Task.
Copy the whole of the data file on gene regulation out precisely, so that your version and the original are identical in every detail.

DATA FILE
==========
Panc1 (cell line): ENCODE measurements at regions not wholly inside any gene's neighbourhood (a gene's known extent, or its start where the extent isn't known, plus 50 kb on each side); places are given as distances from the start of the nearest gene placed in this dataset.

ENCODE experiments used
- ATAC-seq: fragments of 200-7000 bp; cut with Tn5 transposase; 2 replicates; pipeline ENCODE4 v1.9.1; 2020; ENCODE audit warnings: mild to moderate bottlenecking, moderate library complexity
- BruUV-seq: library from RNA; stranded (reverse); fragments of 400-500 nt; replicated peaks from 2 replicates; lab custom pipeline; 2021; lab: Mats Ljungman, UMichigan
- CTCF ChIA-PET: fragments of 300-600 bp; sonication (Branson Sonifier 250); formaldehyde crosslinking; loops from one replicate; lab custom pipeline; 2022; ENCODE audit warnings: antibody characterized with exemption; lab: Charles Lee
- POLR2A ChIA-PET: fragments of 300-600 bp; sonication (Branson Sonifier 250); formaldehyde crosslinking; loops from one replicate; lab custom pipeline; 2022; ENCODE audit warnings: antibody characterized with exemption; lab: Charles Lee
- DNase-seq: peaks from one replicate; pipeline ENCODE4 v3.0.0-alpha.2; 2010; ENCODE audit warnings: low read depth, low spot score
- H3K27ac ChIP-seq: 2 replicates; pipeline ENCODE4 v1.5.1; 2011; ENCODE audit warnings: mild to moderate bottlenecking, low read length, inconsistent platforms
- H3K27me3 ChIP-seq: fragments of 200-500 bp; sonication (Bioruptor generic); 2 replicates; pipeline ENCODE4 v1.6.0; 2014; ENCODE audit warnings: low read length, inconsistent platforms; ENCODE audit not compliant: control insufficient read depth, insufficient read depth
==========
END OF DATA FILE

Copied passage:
Panc1 (cell line): ENCODE measurements at regions not wholly inside any gene's neighbourhood (a gene's known extent, or its start where the extent isn't known, plus 50 kb on each side); places are given as distances from the start of the nearest gene placed in this dataset.

ENCODE experiments used
- ATAC-seq: fragments of 200-7000 bp; cut with Tn5 transposase; 2 replicates; pipeline ENCODE4 v1.9.1; 2020; ENCODE audit warnings: mild to moderate bottlenecking, moderate library complexity
- BruUV-seq: library from RNA; stranded (reverse); fragments of 400-500 nt; replicated peaks from 2 replicates; lab custom pipeline; 2021; lab: Mats Ljungman, UMichigan
- CTCF ChIA-PET: fragments of 300-600 bp; sonication (Branson Sonifier 250); formaldehyde crosslinking; loops from one replicate; lab custom pipeline; 2022; ENCODE audit warnings: antibody characterized with exemption; lab: Charles Lee
- POLR2A ChIA-PET: fragments of 300-600 bp; sonication (Branson Sonifier 250); formaldehyde crosslinking; loops from one replicate; lab custom pipeline; 2022; ENCODE audit warnings: antibody characterized with exemption; lab: Charles Lee
- DNase-seq: peaks from one replicate; pipeline ENCODE4 v3.0.0-alpha.2; 2010; ENCODE audit warnings: low read depth, low spot score
- H3K27ac ChIP-seq: 2 replicates; pipeline ENCODE4 v1.5.1; 2011; ENCODE audit warnings: mild to moderate bottlenecking, low read length, inconsistent platforms
- H3K27me3 ChIP-seq: fragments of 200-500 bp; sonication (Bioruptor generic); 2 replicates; pipeline ENCODE4 v1.6.0; 2014; ENCODE audit warnings: low read length, inconsistent platforms; ENCODE audit not compliant: control insufficient read depth, insufficient read depth